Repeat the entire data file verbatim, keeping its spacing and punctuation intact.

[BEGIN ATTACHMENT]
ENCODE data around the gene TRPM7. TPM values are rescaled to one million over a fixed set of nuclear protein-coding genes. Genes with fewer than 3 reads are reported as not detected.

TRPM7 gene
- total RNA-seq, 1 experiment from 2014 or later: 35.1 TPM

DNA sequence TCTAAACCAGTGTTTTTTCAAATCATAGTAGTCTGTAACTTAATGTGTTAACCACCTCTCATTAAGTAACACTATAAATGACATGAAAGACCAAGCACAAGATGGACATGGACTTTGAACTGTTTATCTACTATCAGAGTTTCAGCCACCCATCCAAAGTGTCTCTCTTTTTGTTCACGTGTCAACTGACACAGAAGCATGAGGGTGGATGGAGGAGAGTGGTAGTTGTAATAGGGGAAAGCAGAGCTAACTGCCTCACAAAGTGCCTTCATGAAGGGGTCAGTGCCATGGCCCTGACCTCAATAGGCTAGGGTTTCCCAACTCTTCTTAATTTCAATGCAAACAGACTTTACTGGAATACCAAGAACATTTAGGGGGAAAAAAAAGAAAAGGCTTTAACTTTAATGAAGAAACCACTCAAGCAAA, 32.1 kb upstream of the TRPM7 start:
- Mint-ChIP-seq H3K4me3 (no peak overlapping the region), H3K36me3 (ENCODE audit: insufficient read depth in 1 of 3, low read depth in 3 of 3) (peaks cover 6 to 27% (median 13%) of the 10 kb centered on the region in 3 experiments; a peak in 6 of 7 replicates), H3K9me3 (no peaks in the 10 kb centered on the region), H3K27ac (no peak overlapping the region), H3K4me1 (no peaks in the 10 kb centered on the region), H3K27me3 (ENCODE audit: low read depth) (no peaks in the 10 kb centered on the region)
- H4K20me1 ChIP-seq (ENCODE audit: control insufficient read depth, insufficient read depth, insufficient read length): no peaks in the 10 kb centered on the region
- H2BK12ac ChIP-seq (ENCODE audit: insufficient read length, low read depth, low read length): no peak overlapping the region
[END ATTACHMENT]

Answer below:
ENCODE data around the gene TRPM7. TPM values are rescaled to one million over a fixed set of nuclear protein-coding genes. Genes with fewer than 3 reads are reported as not detected.

TRPM7 gene
- total RNA-seq, 1 experiment from 2014 or later: 35.1 TPM

DNA sequence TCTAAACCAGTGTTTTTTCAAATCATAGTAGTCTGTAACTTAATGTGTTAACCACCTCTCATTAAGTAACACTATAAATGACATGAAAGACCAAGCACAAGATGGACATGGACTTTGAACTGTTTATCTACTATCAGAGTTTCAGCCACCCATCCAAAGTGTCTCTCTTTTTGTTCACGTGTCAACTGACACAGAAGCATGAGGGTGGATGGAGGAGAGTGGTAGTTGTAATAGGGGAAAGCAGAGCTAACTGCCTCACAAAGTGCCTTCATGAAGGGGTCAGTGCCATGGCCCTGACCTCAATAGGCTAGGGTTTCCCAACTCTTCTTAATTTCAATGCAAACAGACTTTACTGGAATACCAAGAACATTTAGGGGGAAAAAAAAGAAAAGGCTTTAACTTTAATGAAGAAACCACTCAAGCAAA, 32.1 kb upstream of the TRPM7 start:
- Mint-ChIP-seq H3K4me3 (no peak overlapping the region), H3K36me3 (ENCODE audit: insufficient read depth in 1 of 3, low read depth in 3 of 3) (peaks cover 6 to 27% (median 13%) of the 10 kb centered on the region in 3 experiments; a peak in 6 of 7 replicates), H3K9me3 (no peaks in the 10 kb centered on the region), H3K27ac (no peak overlapping the region), H3K4me1 (no peaks in the 10 kb centered on the region), H3K27me3 (ENCODE audit: low read depth) (no peaks in the 10 kb centered on the region)
- H4K20me1 ChIP-seq (ENCODE audit: control insufficient read depth, insufficient read depth, insufficient read length): no peaks in the 10 kb centered on the region
- H2BK12ac ChIP-seq (ENCODE audit: insufficient read length, low read depth, low read length): no peak overlapping the region